From WikiMD's Food, Medicine & Wellness Encyclopedia

Pronunciation[edit | edit source]

Adenovirus is pronounced A-den-oh-VY-rus

Adenovirus Kapsid
Adenovirus Kapsid

Definition[edit | edit source]

  • A member of a family of viruses that can cause infections in the respiratory tract, eye, and gastrointestinal tract.
  • Forms of adenoviruses that do not cause disease are used in gene therapy.
  • They carry genes that may fix defects in cells or kill cancer cells.

Virology[edit | edit source]

Adenoviruses are medium-sized (90-100 nm), non-enveloped icosohedral viruses with double-stranded DNA.


Types[edit | edit source]

More than 50 types of immunologically distinct adenoviruses can cause infections in humans.

Resistant to disinfectants[edit | edit source]

Adenoviruses are relatively resistant to common disinfectants and can be detected on surfaces, such as doorknobs, objects, and water of swimming pools and small lakes.

Gene therapy
Gene therapy

Pathophysiology[edit | edit source]

  • Adenoviruses most commonly cause respiratory illness.
  • The illnesses can range from the common cold to pneumonia, croup, and bronchitis.
  • Depending on the type, adenoviruses can cause other illnesses such as gastroenteritis, conjunctivitis, cystitis, and, less commonly, neurological disease.

Immunocompromised[edit | edit source]

  • People with weakened immune systems are at high risk for developing severe illness caused by adenovirus infection.
  • Some people infected with adenoviruses, especially those who have weakened immune systems, can have ongoing infections in their tonsils, adenoids, and intestines that do not cause symptoms.
  • They can shed the virus for weeks or longer.

Healthcare associated infection[edit | edit source]

Adenovirus D26
Adenovirus D26

To prevent healthcare-associated outbreaks of adenovirus infections, such as epidemic keratoconjunctivitis, health care providers should strictly follow infection control practices, including:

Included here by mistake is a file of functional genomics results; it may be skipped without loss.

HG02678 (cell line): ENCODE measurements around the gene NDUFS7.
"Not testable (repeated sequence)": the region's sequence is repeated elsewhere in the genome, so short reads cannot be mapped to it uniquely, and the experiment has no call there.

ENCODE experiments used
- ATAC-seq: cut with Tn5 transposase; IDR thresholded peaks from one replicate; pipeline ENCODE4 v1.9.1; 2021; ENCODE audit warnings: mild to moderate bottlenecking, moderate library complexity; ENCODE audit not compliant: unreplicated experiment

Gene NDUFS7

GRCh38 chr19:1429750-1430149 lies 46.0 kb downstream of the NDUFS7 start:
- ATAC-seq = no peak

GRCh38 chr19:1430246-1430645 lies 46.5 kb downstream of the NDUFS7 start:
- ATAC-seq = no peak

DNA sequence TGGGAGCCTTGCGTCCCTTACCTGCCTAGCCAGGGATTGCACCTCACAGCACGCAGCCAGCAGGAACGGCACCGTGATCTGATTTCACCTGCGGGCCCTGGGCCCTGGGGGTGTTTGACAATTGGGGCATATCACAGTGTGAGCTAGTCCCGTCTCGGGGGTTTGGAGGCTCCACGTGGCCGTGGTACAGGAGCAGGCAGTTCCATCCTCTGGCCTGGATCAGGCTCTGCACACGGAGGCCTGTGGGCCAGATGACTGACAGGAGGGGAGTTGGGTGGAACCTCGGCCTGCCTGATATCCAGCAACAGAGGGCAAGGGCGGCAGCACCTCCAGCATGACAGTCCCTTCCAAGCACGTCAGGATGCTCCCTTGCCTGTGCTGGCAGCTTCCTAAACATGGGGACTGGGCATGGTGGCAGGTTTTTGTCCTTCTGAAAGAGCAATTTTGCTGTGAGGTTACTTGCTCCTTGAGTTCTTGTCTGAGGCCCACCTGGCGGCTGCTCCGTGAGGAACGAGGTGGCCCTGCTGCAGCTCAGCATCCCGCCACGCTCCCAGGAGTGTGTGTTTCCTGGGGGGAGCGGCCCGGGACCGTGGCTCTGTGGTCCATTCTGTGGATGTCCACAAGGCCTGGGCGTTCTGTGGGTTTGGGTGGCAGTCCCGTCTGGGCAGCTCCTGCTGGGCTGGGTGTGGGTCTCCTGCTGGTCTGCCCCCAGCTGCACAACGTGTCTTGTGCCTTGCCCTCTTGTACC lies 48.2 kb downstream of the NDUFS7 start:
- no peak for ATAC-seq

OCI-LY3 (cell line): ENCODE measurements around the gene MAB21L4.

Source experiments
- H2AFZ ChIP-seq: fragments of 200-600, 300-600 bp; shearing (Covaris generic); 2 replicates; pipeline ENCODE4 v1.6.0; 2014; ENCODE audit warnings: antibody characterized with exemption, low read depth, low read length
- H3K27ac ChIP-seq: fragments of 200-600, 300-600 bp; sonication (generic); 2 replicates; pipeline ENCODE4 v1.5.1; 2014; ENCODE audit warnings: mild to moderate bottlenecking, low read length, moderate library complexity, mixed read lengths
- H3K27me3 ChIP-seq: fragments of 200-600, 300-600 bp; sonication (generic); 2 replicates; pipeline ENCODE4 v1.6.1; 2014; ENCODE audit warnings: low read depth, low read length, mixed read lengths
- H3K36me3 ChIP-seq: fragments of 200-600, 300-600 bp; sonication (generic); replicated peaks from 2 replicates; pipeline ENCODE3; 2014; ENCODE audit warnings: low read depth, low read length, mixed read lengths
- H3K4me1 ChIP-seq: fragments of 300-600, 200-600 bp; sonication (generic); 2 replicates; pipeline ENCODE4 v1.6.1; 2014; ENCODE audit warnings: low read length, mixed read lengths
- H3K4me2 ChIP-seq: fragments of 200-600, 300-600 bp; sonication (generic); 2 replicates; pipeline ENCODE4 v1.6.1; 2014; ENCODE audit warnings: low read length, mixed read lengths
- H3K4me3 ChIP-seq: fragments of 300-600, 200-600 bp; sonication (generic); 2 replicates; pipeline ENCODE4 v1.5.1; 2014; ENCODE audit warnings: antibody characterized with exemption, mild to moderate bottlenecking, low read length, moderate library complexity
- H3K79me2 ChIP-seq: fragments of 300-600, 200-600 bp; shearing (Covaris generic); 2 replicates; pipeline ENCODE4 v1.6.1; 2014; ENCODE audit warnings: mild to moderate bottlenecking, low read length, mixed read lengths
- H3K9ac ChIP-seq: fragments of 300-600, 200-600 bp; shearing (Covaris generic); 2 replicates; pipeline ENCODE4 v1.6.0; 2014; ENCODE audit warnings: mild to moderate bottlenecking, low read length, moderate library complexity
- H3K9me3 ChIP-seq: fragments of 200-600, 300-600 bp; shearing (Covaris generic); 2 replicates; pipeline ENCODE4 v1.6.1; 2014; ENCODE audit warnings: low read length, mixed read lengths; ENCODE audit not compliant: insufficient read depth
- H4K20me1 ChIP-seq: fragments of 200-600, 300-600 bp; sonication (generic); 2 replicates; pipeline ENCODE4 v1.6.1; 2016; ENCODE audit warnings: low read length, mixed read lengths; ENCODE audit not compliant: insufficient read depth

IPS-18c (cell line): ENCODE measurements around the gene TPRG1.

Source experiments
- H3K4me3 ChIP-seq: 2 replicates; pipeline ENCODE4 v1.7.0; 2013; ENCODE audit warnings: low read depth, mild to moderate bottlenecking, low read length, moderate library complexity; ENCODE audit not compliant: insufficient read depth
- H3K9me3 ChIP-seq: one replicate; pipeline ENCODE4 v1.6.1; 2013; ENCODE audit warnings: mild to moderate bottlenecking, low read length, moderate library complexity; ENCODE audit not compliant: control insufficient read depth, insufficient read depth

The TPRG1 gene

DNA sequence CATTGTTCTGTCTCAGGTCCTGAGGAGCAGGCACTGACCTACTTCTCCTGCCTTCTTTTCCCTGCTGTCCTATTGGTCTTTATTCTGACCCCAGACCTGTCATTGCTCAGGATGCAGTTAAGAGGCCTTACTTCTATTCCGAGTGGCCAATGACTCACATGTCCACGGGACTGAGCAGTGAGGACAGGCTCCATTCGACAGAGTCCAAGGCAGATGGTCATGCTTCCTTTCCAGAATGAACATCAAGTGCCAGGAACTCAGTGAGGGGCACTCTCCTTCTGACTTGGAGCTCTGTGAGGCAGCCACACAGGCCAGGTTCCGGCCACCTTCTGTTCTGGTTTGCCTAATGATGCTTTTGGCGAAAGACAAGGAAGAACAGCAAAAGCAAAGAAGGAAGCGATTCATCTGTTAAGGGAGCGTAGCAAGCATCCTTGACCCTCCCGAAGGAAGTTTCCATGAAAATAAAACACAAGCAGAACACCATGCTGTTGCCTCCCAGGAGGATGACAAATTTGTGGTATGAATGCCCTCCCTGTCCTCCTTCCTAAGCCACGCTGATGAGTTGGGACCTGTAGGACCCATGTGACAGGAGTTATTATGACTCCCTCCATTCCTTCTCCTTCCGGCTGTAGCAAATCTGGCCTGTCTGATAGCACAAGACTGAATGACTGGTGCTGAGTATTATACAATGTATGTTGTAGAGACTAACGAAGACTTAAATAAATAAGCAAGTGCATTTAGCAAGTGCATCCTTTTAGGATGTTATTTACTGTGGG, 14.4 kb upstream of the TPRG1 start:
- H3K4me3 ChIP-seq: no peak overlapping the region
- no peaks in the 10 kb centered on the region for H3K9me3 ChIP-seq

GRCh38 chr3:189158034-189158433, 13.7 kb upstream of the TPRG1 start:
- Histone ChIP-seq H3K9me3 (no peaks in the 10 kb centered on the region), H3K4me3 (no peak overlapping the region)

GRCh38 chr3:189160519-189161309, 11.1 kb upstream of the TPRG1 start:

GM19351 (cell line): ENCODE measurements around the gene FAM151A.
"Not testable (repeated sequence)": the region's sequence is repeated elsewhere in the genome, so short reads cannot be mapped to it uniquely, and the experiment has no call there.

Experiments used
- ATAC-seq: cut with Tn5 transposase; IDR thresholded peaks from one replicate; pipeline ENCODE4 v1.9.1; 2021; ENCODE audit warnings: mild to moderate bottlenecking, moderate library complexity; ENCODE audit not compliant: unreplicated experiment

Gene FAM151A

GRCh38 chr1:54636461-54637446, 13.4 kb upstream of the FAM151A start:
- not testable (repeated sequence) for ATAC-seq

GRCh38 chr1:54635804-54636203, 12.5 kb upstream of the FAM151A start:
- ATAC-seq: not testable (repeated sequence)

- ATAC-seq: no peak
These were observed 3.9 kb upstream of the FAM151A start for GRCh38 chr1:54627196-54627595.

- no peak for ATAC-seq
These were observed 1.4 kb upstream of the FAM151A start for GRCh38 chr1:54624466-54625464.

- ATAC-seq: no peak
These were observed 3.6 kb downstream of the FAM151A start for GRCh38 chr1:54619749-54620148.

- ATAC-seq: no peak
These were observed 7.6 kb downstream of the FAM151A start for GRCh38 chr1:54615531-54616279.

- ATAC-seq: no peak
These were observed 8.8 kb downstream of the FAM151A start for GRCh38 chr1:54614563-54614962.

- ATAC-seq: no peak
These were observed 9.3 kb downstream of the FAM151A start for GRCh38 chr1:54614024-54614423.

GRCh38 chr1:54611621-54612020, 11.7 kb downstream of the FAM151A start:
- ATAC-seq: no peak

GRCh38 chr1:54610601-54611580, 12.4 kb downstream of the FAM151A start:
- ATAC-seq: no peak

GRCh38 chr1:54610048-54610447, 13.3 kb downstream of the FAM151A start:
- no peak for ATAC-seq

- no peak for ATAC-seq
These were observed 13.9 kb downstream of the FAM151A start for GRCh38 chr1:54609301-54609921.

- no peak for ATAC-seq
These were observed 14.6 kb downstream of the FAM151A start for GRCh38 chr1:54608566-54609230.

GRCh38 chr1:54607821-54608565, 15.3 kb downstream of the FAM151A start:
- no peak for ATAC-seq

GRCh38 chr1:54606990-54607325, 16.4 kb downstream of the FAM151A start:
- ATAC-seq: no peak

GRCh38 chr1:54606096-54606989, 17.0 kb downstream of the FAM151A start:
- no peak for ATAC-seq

• contact and droplet precautions
  • environmental cleaning
  • promptly respond to and report clusters of cases
  • For suspected cases of pneumonia caused by adenovirus infection, healthcare providers should follow the guidelines for preventing healthcare-associated pneumonia.
  • Adenoviruses have historically been a common cause of acute respiratory illness in military recruits, although the frequency has significantly decreased since the reinstitution in March 2011 of adenovirus vaccine administration.

Infectivity[edit | edit source]

  • Adenoviruses are resistant to many common disinfectants and can remain infectious for long periods on environmental surfaces and medical instruments.
  • To prevent spread of adenoviruses use an EPA-registered disinfectant on surfaces that is effective at killing adenoviruses and compatible with the surfaces and equipment.
  • Disinfectants effective against norovirus should also be effective against adenoviruses.
Adenovirus NIH
Adenovirus NIH

Prevention[edit | edit source]

There is no specific action to take to prevent AFM.

You can decrease risk of getting viral infections by:

  • Washing hands often with soap and water
  • Avoid touching face with unwashed hands
  • Avoid close contact with people who are sick
  • Covering coughs and sneezes with a tissue or upper shirt sleeve, not hands
  • Keeping sick children at home

Vaccination[edit | edit source]

  • Currently, there is no adenovirus vaccine available for the general public.
  • A live, oral vaccine against adenovirus types 4 and 7 is approved by the U.S. Food and Drug Administration for U.S. military personnel ages 17 through 50 who may be at higher risk for infection from these two adenovirus types.
  • The vaccine is recommended by the U.S. Department of Defense for military recruits entering basic training in order to prevent acute respiratory disease.
  • It may also be recommended for other military personnel at high risk for adenovirus infection.

Treatment[edit | edit source]

  • There is no specific treatment for people with adenovirus infection.
  • Most adenovirus infections are mild and don’t require any medical care; clinical care of adenovirus infections includes treatment of symptoms and complications.
  • Cidofovir has been used to treat severe adenovirus infections in people with immunocompromised systems in specific situations, however there are no FDA-approved antiviral drugs for adenovirus treatment.

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Adenovirus Resources
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Contributors: Prab R. Tumpati, MD